This case was more about judicial procedure than environmental or energy policy. The original argument was whether loggers were required to obtain permits allowing pollution in runoff waters that lead to major waterways. It was decided that yes, logging companies should be responsible for the pollution they put into the water. Those companies appealed based on legal technicalities, namely jurisdiction and whether later EPA regulations and explanations rendered the decision irrelevant. On both questions, the Supreme Court denied the appeal.
The main takeaway from this ruling for the energy industry is the indication that the Court expects the EPA to play fair with the states and industries by not issuing after the fact “clarifications” on regulations and expecting those clarifications to be immediately (or even retroactively) followed. Basically: there needs to be regulatory certainty for a power generation industry that has countless regulations to follow.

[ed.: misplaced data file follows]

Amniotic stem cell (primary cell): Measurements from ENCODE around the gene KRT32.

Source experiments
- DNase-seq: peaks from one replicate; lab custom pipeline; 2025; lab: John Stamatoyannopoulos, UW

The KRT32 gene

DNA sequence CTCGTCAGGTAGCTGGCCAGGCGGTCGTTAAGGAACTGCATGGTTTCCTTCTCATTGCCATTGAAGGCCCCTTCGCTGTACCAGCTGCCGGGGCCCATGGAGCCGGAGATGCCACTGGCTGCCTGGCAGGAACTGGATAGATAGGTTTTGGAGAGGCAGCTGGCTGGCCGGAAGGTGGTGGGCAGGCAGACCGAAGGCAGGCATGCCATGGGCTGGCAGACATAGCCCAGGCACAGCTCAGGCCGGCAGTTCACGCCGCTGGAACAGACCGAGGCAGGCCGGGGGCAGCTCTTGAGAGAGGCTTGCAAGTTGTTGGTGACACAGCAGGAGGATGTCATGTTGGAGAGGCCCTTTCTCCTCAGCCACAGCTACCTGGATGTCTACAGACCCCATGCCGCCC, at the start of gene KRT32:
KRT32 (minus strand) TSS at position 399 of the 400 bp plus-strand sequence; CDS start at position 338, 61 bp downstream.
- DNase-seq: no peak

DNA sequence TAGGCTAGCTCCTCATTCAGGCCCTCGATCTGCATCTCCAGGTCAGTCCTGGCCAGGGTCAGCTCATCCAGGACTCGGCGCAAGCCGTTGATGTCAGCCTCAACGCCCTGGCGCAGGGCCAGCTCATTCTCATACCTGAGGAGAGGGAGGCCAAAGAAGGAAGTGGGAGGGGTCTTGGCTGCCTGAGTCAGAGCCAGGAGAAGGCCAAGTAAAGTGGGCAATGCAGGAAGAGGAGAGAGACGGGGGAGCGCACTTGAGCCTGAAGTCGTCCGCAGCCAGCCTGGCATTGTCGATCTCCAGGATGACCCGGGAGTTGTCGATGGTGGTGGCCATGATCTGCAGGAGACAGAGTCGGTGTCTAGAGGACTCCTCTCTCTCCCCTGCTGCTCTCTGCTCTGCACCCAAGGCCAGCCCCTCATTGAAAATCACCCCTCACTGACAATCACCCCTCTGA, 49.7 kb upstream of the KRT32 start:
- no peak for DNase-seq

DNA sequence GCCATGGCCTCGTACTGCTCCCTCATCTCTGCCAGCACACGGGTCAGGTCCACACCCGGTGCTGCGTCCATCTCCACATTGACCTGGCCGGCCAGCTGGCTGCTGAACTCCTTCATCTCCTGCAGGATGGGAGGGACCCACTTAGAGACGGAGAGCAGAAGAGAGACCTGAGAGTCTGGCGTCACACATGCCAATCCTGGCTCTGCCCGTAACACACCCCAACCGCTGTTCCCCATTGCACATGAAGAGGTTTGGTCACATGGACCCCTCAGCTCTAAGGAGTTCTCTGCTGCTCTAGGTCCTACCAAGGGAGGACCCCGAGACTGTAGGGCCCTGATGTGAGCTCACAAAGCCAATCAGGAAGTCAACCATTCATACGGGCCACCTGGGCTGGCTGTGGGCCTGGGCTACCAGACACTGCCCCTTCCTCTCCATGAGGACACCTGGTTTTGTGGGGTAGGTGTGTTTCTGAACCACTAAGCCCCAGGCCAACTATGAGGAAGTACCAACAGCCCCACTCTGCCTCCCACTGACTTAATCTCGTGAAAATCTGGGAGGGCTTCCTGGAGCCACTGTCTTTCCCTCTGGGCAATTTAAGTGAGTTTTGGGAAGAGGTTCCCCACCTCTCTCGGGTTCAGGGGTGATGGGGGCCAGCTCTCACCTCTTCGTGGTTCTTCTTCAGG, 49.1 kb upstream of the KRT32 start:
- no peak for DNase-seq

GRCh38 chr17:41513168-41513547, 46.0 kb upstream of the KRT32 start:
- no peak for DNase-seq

Decision: Compliance Divisions who can expect more comprehensive rules and regulations from the EPA. This case was as stimulating as a nil-nil draw in a soccer game.
The Series Sweep
The Undisputed Champion of this year’s slate of SCOTUS cases concerning environmental issues is the hydroelectric industry. These decisions generally offer clarification and certainty as to what is required of producers in terms of acquiring resources and following regulations. This can help cut some of the red tape when it comes to planning and compliance. And cutting red tape can only be a bonus to the bottom lines of both producers and consumers.